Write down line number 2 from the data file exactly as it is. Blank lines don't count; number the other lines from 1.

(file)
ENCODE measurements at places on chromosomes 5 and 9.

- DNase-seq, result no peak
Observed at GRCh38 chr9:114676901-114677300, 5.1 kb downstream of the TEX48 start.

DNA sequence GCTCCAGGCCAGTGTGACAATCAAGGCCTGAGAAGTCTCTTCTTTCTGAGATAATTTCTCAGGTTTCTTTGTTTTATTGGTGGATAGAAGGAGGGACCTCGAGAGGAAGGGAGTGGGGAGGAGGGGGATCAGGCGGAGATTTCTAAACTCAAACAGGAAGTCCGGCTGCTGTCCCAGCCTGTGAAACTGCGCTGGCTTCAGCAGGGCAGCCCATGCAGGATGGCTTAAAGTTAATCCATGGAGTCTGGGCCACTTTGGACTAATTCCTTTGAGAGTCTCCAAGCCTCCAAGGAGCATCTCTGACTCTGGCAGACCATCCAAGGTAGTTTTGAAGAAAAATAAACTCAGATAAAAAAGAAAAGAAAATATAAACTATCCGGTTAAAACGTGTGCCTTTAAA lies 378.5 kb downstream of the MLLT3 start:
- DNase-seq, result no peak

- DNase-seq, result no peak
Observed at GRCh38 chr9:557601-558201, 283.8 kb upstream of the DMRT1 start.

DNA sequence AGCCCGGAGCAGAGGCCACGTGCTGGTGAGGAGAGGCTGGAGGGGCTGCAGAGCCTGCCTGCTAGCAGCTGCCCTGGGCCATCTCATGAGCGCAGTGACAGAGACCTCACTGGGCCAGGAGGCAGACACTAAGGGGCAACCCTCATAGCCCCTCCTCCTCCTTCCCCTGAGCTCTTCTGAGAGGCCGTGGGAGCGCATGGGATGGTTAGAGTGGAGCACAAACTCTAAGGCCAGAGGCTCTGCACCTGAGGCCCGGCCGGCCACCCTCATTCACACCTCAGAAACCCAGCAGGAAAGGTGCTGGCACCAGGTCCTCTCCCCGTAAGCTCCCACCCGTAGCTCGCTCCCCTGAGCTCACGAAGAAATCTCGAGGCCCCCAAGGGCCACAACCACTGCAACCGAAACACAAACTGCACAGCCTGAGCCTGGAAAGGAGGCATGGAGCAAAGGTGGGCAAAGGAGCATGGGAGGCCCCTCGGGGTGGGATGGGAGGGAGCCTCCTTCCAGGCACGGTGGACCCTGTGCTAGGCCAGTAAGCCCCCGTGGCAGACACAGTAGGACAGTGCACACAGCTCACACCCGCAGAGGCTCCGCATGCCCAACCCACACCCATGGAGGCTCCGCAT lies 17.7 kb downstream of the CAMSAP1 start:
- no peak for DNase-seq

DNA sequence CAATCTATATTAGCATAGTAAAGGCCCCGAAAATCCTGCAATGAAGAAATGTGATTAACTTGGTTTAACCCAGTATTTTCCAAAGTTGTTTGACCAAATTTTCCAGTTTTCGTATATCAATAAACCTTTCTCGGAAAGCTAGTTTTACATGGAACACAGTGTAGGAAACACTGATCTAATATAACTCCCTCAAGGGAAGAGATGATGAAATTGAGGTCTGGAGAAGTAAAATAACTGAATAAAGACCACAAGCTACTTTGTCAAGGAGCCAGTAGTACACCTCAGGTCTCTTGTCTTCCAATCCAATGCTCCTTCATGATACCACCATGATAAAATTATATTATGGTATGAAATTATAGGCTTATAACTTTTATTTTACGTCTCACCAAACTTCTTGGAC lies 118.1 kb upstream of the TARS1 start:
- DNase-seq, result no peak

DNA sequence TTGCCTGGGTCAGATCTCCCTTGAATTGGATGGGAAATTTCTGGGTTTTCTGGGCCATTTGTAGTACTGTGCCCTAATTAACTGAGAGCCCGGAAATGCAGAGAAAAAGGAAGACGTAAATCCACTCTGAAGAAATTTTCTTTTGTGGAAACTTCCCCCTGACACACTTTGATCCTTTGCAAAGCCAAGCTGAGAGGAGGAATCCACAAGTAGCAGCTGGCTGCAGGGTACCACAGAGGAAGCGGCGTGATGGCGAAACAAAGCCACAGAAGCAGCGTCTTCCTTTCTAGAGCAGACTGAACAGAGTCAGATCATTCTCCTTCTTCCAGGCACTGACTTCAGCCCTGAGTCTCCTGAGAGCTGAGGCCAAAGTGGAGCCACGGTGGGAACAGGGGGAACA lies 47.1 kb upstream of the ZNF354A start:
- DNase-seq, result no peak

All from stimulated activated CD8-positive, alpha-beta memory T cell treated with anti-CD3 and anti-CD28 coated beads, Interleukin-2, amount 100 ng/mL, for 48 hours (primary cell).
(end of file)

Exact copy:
- DNase-seq, result no peak